There is a secret to preventing trademark infringement litigation. But on a weekly basis, we see that the secret appears to be hidden in plain sight. It’s a secret which might escape even law school administrators.
One thing is no secret: trademark litigation in the United States is very expensive. But avoiding litigation? Yes, there is a secret to that. It is just like the secret to success in so many things.
Do your homework.
A lot of people, especially in academic or trademark law circles, are fascinated by the trademark dispute between two Texas law schools. On October 14, a federal court granted the University of Houston’s motion for a preliminary injunction, which prevents South Texas College of Law from changing its name to Houston College of Law. Usually, trademark disputes are won on the basis that consumers (here, prospective students) would be likely to be confused. In this case, the court was heavily swayed by its preliminary finding that there would be, if not outright confusion, then at least some initial confusion by students. This is more akin to consumer bait and switch advertising: the consumer comes to Houston College of Law thinking it is the University of Houston. Eventually, they figure it all out, but meanwhile, the confusion is what got them into the “showroom.”
Was South Texas College of Law unaware of the University of Houston and its law school? That would seem on its face to be impossible, and there is no hint in the court’s opinion that South Texas even argued this.
But the judge considered research and facts showing that South Texas knew of certain similarities between the marks and knew that association with a larger major university could burnish its law school’s reputation, based upon the experience of at least one other law school.
Did they do their homework and decide nonetheless that there was no legal problem with their new name?
Did they miscalculate the risk? Or should they have avoided any risk, when weighing the upside to their preferred name with the downside of an adverse reaction?
Should they have tried to pick up the phone and tell the University of Houston of their plans, and seek their blessing? This may sound unreal, but it’s not. Companies – even fierce competitors – are known to often contact each other and talk about how they might be able to peacefully coexist with their trademarks.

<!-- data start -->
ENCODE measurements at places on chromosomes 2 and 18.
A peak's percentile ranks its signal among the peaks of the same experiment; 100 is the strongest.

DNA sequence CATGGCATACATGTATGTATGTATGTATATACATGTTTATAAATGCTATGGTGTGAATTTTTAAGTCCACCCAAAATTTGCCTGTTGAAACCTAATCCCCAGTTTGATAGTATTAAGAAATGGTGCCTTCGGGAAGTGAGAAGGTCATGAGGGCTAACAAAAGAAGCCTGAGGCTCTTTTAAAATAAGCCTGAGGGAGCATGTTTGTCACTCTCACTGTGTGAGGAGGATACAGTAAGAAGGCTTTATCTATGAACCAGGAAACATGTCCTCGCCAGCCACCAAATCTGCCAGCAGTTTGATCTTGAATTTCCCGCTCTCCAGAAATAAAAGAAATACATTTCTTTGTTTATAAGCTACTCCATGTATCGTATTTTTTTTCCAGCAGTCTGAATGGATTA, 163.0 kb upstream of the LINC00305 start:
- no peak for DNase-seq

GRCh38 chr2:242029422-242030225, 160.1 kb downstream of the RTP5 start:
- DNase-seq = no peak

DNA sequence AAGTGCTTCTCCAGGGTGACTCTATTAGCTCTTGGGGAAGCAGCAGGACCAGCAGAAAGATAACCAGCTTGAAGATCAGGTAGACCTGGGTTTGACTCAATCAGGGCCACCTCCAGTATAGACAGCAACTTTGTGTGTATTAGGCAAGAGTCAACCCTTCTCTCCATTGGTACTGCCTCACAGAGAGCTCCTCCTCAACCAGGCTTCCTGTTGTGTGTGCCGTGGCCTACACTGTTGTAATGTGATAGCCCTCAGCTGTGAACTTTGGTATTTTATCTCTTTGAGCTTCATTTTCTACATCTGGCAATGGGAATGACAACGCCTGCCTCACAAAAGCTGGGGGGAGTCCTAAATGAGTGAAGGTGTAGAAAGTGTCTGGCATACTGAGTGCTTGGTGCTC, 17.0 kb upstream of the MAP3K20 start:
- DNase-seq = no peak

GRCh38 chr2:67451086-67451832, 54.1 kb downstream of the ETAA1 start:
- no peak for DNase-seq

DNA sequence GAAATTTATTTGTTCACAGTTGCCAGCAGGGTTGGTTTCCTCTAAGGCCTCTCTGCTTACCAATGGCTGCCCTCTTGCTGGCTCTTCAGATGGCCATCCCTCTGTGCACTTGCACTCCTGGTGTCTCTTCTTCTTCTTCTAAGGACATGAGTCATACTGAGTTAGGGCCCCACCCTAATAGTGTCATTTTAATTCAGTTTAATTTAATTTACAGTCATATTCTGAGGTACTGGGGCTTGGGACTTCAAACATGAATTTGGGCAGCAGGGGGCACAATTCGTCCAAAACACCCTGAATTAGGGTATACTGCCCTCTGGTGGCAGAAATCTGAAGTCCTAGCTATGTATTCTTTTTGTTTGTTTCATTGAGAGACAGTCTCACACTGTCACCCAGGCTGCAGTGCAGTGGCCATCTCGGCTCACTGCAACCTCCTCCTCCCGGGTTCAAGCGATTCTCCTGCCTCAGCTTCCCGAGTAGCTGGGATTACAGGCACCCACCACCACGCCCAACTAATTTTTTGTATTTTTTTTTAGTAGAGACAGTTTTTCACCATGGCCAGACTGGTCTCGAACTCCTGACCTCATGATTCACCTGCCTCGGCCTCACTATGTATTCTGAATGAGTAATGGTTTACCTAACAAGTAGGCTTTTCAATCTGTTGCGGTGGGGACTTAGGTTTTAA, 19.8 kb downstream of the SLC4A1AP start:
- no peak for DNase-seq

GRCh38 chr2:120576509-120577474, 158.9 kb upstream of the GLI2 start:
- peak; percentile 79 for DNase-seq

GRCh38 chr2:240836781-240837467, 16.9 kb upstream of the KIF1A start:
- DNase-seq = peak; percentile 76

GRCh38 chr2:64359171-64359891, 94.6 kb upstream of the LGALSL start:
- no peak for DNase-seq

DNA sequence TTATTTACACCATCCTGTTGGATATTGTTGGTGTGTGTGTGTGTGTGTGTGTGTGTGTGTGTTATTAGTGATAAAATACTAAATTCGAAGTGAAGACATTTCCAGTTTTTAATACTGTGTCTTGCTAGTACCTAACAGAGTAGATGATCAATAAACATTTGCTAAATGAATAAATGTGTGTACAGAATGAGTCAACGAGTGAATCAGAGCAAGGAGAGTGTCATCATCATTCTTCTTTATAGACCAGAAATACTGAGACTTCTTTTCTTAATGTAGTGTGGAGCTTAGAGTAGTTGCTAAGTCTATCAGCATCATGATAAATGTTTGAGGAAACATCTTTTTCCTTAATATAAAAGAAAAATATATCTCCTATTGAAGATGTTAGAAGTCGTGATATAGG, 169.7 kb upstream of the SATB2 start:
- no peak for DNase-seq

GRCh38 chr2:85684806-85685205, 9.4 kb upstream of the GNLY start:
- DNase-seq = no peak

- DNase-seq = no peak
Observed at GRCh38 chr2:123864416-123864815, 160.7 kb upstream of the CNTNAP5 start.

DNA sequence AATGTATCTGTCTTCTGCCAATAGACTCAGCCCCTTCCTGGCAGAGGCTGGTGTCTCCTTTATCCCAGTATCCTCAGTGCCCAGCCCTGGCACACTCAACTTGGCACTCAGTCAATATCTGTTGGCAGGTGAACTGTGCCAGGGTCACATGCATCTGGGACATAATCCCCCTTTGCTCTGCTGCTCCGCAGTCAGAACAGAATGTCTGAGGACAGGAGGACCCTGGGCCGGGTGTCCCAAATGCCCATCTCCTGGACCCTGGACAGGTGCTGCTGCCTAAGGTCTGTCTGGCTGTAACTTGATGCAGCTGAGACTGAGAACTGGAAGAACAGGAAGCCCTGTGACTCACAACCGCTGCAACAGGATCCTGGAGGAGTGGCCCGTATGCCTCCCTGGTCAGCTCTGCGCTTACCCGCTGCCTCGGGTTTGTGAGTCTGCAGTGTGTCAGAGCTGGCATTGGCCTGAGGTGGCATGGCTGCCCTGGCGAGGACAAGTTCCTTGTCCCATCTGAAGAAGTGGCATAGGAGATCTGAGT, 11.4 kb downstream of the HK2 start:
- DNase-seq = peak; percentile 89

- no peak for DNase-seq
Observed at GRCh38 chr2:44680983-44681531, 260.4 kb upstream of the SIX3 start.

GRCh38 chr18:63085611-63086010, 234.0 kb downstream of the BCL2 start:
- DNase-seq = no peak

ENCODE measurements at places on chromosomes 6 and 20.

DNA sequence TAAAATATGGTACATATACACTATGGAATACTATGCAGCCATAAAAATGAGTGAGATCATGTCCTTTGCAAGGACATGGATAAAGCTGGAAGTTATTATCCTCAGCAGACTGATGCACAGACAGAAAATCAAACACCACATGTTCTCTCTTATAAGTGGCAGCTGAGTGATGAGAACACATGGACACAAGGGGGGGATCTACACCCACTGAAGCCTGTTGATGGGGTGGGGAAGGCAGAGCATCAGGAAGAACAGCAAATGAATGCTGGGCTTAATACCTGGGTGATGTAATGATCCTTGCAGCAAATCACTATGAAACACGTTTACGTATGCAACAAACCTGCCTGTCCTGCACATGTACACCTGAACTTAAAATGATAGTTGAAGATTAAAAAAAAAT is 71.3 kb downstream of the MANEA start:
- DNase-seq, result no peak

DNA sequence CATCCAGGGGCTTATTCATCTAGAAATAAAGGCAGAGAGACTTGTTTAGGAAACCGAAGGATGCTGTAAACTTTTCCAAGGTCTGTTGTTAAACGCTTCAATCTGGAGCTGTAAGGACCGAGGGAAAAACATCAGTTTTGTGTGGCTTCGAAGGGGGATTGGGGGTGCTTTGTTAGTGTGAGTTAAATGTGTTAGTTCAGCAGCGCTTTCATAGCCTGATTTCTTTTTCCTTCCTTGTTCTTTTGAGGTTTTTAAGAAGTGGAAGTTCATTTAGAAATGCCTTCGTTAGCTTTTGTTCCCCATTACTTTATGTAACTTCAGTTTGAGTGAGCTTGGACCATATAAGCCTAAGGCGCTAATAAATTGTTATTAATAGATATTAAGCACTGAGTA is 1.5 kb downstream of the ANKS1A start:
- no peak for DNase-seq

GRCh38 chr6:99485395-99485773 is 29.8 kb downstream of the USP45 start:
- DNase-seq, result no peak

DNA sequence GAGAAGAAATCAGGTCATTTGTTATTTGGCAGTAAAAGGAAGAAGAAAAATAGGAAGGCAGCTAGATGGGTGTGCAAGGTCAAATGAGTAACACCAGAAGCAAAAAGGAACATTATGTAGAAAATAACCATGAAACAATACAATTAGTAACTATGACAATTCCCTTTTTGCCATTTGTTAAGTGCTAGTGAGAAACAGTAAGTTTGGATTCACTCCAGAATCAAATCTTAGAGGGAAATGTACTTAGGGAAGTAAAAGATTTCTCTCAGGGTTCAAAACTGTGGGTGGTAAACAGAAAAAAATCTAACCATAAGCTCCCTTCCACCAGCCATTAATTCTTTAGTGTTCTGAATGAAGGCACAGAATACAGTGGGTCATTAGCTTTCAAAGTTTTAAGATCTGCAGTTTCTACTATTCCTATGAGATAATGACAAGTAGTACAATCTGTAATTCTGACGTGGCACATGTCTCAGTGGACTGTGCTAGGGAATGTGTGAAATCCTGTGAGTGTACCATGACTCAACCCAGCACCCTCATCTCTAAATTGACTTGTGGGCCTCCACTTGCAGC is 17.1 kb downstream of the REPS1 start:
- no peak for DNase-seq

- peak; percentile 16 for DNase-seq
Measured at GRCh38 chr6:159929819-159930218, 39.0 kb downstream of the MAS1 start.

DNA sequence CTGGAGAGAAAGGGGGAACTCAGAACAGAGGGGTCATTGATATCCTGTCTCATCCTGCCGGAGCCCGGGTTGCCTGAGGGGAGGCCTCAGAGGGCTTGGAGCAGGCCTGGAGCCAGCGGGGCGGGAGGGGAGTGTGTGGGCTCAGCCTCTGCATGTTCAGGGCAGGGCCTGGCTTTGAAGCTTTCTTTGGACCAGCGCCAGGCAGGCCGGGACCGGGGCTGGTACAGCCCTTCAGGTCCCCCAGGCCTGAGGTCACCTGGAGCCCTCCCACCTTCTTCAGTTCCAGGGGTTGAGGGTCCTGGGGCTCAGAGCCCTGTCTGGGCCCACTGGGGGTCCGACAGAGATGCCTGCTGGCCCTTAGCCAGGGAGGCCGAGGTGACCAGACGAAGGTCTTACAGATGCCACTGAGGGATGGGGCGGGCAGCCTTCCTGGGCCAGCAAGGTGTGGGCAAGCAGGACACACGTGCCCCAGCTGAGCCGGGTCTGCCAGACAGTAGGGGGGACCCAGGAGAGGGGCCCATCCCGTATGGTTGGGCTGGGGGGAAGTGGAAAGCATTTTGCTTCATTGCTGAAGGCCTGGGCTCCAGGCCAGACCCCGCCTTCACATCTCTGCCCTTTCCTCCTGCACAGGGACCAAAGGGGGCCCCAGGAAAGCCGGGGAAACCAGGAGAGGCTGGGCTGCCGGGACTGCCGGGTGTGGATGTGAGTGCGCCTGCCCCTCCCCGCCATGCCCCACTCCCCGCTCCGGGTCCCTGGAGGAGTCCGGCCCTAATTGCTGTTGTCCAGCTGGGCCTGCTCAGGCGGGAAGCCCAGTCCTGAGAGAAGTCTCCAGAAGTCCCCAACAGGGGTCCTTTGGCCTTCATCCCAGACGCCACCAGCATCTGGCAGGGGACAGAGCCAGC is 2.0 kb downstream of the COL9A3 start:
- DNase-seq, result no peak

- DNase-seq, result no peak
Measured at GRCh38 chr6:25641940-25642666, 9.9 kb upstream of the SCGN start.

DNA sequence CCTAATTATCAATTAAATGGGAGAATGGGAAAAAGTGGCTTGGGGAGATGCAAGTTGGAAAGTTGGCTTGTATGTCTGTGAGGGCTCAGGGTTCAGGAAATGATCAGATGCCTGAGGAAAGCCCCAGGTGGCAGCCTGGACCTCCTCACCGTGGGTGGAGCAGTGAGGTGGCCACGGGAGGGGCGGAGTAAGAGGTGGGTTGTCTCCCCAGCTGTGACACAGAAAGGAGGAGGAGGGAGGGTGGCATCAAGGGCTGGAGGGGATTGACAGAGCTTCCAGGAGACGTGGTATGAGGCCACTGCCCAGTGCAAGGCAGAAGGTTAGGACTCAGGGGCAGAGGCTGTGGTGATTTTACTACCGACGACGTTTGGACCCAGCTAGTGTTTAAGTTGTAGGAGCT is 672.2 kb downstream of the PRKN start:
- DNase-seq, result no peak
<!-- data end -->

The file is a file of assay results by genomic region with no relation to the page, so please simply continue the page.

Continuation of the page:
Research is critical. Many infringement claims arise because the accused party never even heard of the plaintiff or its company. Conventional trademark research, including a search of registered and unregistered uses, is a mainstream trademark law practice. A good search will reduce the risk of an unknown surprise to a much smaller, more manageable legal risk. Research does not eliminate all risk because searches are still – though using powerful algorithms – a sort of needle in a haystack approach, scouring a huge vat of data to find possible problems. Trademark searches are sometimes under-inclusive. They can also be over-inclusive – including so many potentially similar names that it is difficult to distinguish trademarks used on similar goods and services from old names once used for now-defunct companies, or for products so far afield that they present no real risk of a viable infringement claim.
Everyone should do their homework – even schools. Here, the preliminary decision of this court easily (in my view) could have gone the other way based upon other factors, such as how strong (or more accurately, how weak) a city name like “Houston” could be for use in connection with an academic institution, and whether students really were confused (both sides presented market surveys on this topic – another common and costly part of trademark litigation). The court declined to find express bad intent by South Texas. Unless settled, the case will now head toward a full trial, where any outcome is still possible. Statistically, it is more likely that this case will settle.
Was this a risk South Texas assumed, and did they miscalculate? Or did South Texas not even see this coming? Maybe this law school was prepared for class. Maybe not.
This article originally appeared on Forbes.